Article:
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Fun Bee Facts: Read All About Bees and Find Answers to All your Bee Questions


How many types of bees are there?

When I say bees normally people think of honeybees. However, there are over 25,000 species of bees worldwide. North America has around 4,000 native bees including bumblebees and mason bees. All of these different bees help pollinate flowering plants. Pollination is vital for fruits and seeds to form. Without bees many crops would not develop.


What do bees do?

Picture: A bumblebee pollinates a wild flower.Grey Duck Garlic: Bumblebee on flower

Honeybees are responsible for at least $10 billion dollars worth of pollination a year. They pollinate between 25-35% of all fruits and vegetables. The rest of the plants, fruits and vegetables are fertilized by native bees and other pollinators such as hover flies. Almost all wild flowers are pollinated by native bees such as bumblebees.

The job of pollinating plants doesn't get danger pay, but there is increasing evidence that it should. Current evidence shows that pesticide exposure is either contributing to or causing colony collapse disorder by impairing bee's memory and ability to learn (Gill et al. 2012, Palmer et al. 2013, Williamson and Wright 2013), reducing bee's winter survival (Lu et all. 2012), keeping bees from getting into the dancing groove (Eiri and Nieh 2012), slowing down bumblebee pollen gathering (Felton et al. 2014), shrinking bee's size (Baron et al. 2014) and making them more likely to get ill from gut pathogens (Pettis et al. 2013). One recent study shows that neonicotinoid insecticides cause epigenetic changes to honeybee larva. The activity of the genes involved in toxin breakdown (p450 enzymes) was increased while energy pathways were downregulated (Derecka et al. 2013).


What bee is best at pollination?

For the lowdown on which bee comes out tops in pollinating see Bumblebee vs Honeybee Smackdown. Other native bees are also effective pollinators and should be encouraged in your yard or garden.


How do you address a bee?

Grey Duck Garlic: Bumblebee at workPicture: A queen bumblebee.

Do bees prefer the nomenclature 'honeybee' or 'honey bee'? Most bees (and Google) are pretty laid back and will accept either term. Officially it is honey bee or bumble bee but I tend to use the less formal honeybee or bumblebee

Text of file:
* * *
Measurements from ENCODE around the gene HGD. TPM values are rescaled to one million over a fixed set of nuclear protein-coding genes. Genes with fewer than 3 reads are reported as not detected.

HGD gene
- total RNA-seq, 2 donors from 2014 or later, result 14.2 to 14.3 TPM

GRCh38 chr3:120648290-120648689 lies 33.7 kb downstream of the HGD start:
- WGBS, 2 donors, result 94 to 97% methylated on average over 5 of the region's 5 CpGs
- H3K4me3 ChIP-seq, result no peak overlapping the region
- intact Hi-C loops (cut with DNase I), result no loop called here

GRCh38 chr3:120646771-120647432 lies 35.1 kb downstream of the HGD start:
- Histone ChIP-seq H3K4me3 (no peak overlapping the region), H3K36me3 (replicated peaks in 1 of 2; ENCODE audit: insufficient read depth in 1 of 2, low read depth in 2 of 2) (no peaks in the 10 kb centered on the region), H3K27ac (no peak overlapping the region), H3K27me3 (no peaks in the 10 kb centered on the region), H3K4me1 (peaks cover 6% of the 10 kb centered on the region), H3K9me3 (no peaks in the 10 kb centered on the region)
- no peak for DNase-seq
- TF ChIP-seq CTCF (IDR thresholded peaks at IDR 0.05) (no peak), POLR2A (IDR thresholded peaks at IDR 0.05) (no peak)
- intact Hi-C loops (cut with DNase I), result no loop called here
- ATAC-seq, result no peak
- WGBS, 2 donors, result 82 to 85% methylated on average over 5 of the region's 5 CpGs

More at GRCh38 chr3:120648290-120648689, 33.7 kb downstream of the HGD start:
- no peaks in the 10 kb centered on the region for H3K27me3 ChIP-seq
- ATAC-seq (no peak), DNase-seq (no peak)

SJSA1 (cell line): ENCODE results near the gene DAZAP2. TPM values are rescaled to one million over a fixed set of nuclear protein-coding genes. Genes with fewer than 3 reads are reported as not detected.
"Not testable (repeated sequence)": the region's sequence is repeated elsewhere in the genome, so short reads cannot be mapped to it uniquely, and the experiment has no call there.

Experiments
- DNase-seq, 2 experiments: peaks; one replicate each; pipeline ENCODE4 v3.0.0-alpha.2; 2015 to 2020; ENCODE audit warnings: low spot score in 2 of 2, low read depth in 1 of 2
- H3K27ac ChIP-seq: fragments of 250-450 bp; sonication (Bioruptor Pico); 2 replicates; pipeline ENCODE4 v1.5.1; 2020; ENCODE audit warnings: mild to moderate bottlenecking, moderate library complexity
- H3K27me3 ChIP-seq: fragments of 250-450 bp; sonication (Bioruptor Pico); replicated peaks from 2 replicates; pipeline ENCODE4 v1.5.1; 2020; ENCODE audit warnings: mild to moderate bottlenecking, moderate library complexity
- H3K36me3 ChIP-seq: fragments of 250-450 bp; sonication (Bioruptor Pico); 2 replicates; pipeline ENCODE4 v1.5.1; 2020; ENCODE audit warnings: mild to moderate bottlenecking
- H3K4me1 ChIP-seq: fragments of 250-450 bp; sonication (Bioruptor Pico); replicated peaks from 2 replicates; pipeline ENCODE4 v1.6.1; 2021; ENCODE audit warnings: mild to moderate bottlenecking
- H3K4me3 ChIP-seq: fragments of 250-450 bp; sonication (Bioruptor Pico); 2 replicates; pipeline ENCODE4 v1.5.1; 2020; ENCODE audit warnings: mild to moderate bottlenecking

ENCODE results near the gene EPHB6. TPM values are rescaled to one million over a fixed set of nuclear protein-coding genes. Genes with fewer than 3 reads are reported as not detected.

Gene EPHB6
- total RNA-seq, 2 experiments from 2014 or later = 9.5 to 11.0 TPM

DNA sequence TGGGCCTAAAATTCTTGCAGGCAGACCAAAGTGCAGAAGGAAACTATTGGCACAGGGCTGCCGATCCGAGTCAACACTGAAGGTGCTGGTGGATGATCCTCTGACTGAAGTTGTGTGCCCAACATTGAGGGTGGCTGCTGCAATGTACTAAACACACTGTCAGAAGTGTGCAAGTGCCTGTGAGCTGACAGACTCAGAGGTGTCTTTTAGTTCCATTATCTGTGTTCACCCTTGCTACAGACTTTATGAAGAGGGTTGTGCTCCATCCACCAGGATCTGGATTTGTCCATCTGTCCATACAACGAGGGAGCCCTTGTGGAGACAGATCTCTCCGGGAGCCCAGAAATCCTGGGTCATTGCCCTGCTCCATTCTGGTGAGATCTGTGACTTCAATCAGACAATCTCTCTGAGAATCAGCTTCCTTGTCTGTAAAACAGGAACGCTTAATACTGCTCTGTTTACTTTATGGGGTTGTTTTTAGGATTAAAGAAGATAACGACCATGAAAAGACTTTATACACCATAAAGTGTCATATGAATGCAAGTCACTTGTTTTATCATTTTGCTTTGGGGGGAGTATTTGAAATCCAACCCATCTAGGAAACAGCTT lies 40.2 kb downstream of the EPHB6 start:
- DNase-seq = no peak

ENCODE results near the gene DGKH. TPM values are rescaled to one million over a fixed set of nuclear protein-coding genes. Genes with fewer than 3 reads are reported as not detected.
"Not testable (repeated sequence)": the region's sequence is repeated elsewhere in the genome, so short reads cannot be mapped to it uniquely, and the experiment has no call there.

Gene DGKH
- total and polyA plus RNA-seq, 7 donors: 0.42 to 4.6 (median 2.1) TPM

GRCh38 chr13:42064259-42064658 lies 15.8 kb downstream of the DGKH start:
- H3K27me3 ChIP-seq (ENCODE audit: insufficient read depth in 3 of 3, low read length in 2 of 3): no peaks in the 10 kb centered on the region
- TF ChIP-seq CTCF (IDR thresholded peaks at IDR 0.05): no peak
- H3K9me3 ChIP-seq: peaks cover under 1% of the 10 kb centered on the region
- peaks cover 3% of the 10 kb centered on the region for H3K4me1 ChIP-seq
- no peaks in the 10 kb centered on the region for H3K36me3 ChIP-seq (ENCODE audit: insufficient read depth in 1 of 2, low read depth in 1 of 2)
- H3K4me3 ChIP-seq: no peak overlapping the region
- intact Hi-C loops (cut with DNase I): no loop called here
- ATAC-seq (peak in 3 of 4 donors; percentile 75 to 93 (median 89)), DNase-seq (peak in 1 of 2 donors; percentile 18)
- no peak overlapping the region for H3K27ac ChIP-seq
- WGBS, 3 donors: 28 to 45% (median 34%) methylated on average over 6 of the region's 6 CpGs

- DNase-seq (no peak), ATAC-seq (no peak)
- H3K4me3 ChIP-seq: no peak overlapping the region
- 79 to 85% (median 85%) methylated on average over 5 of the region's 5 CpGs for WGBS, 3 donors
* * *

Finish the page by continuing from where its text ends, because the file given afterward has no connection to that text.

The Queen Bee demands to be called 'Her Royal Highness'. I've used queen bee to refer to any fertile egg laying female bee. Any bee working is normally female, while any bee aimlessly hovering around is normally male. To even things out the females get the stingers. I find it best to address any non queen bee with a stinger as 'Madam' unless personally invited to be on a first name basis. If you and the bee are really tight, fell free to use the terms of endearment like 'honeypie' or 'little yellow hummer'.


Is there a bee celebration?

National Honey Bee Day is August 16th! The 2014 theme is "Sustainable Gardening Begins with Honey Bees." Want to support Bee Day? See the National Honey Bee Day website to buy a bumper sticker, be a sponsor or submit a suggestion for next year's National Honey Bee Day theme. Want to really support National Honey Day? Dress up in a giant bee costume - extra points for doing the waggle dance (if you do send me a photo and I'll put it up on my website)!


What do bees eat?

Almost all bees are vegetarians who eat pollen and/or nectar from flowers. Flowers produce nectar, which is a sweet liquid designed to attract insect pollinators. Other parts of the plant can also produce nectar in extranuptial nectaries (these are normally used in plant defense). Nectar can contain sugars, amino acids, volatile aromas, and other chemicals. Flowers also produce pollen which are male germ cells (gametes). Pollen is a sticky yellow, orange, red or greenish powder which fertilizes the plant's female germ cells to produce a seed.

Honeybees make beebread, honey and royal jelly from nectar and pollen. Bees mix pollen, nectar and a little honey together. This protein rich food is fermented in cells near the brood chamber until it undergoes a chemical change and becomes beebread. Beebread apparently tastes 'doughy' and it is used to feed larva. To make honey, worker bees add an enzyme, invertase, to the nectar (and some pollen) and dehydrate it. Honey is dehydrated to about 18% moisture and then stored in capped honeycombs. This sweet treat is an important food source; especially in the winter months when no flowers are available. A normal hive of bees requires about 100 pounds of honey to survive the winter. Royal jelly is made from chewed pollen mixed with bee enzymes. It is also called 'bee milk' and is given to all larvae for the first 2 days and to queen bees for their whole childhood.


How do bees pollinate?Grey Duck Garlic: honeybee landing on crabapple  flower

Picture: Honeybee flies in for a flower landing.

When bees collect pollen and nectar they brush against the flower. Pollen, plant male gametes, also sticks to the bee. When a bee goes to another flower pollen can brush off on the stigma (the female organ). This transfers pollen from one plant to another. Transferring pollen to the flower resulting in pollination or fertilization of the plant.


Why do bees dance?